Kirkland woman travels across country to find family
By RAECHEL DAWSON
Kirkland Reporter Reporter
September 12, 2012 · Updated 12:06 PM
Kirkland resident Marie Cragar was upset, when at 19, she learned her parents were her grandparents and her sister was her mother. But today, at 65, she couldn’t be more happy. Just a few weeks ago she flew across the country to meet her brothers and sisters for the very first time.
“It went well, and really, it was like we had never been apart,” Cragar said.
In 1946, Cragar’s mother and father met after World War II at a Seattle drive-in movie theatre. Her father had just gotten out of the Navy and they married six months later.
Shortly after, Cragar’s mother made the trip to Tucson, Ariz. - where her family was living - to give birth to Cragar.
“She was worried at how my father was acting at the time. It was after World War II and he had some issues to deal with,” Cragar said. “She left me there with my grandparents to come back to Seattle and work things out with my dad.”
But things never worked out and the two divorced in 1949. Her father moved to Kansas with his family. Her mother followed but it was too late, he had already reenlisted. Cragar’s grandparents thought it best to raise her as their own.
“My real name was on my birth certificate but I never used it,” Cragar said.
Cragar grew up with a different last name than her father’s surname, Wind, which made it very hard for her father to locate her. Not only was her last name different but Wind and his family knew her as “Madeline Marie” instead of “Marie Madeline.” He also thought she was living in Seattle, when in actuality she had moved from Tucson to Sacramento, Calif., according to Cragar’s brothers and sisters.
Then this past February Cragar got a phone call. Her 12-year-old grandson Christopher needed some family history. Cragar was able to provide information on her husband’s family, who came from Germany, but that was it.
“I sat looking at myself and I thought, ‘where am I from? Where is everything?’” she said.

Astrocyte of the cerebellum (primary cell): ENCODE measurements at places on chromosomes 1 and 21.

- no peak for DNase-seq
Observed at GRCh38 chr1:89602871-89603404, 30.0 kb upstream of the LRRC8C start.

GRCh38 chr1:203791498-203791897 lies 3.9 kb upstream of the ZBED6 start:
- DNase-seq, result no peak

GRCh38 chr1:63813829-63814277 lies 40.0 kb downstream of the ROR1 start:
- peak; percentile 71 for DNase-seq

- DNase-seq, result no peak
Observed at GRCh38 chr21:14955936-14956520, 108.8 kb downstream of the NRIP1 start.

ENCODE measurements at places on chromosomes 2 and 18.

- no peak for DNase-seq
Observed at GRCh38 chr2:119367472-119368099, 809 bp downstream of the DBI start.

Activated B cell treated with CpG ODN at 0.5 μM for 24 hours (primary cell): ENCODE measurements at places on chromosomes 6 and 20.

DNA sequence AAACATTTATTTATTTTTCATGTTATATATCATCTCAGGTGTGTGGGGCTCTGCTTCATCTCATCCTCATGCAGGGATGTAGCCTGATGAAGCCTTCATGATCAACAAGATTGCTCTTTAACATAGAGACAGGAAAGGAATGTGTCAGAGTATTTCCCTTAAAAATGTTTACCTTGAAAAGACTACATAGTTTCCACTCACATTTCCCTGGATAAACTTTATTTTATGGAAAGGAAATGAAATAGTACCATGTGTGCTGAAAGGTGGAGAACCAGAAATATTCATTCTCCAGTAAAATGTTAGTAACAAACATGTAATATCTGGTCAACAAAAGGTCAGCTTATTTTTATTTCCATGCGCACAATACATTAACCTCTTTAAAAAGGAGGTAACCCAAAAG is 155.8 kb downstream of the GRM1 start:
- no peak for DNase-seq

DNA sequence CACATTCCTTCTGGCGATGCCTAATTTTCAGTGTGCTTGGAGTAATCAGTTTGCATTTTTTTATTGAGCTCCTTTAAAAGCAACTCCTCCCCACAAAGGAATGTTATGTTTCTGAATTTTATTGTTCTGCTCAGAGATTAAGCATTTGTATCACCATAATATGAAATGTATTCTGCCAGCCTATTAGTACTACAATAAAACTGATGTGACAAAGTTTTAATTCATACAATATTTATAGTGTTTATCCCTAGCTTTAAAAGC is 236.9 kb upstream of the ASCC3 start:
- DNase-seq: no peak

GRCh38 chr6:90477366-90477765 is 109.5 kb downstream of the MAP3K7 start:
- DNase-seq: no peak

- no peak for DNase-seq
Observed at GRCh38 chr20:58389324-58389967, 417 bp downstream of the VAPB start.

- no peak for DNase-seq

Cragar and her daughter Debbie began to unravel the family tree. They used ancestry.com and sifted through the Internet. They discovered that her father, George Wind, was in the Navy for 35 years. He had eaten dinner at the White House with President Ford and served at the Pentagon, an impressive history, she says. But to her dismay he had died shortly after Sept. 11, 2001 from an illness.
Cragar stopped looking for more but Debbie continued. She found an obituary of Cragar’s brother on her father’s side. The names of her remaining brothers and sisters were listed.
After some time and hesitation Cragar finally called her brother, also George Wind. She confirmed his identity, asked if he knew about his father’s previous marriage and child.
“I just lost it. I said ‘You know about me?’ and he said ‘Hon, we’ve been looking for you for years. Dad wanted to find you so much,’” Cragar said.
Wind told her to call her sister, Cindy Bell. Through many tears, talking and revelations with many members of her family, Cragar made the trip to Norfolk, Va. to finally meet them.
“It just broke my heart. I couldn’t believe it,” Cragar said. “All of a sudden I had family coming out of the woodwork.”
Her trip was spent learning about her father, his military medals and funeral. Cragar’s newfound family provided a video of his funeral, which helped her to gain closure.
“There was that part that was missing, now that part is closed,” Cragar said. “I have family and I know my dad loved me and wanted to find me. I think that’s the important part. Even though he passed away, at least I know how he felt.”
Cragar and the family have planned next year’s reunion. She and her husband plan to road trip across the country with stops in Oklahoma, Kansas and Virginia. She hopes one day they will be able to visit Kirkland and Seattle as well.Contact Kirkland Reporter Reporter Raechel Dawson at firstname.lastname@example.org or 425-822-9166 X5052.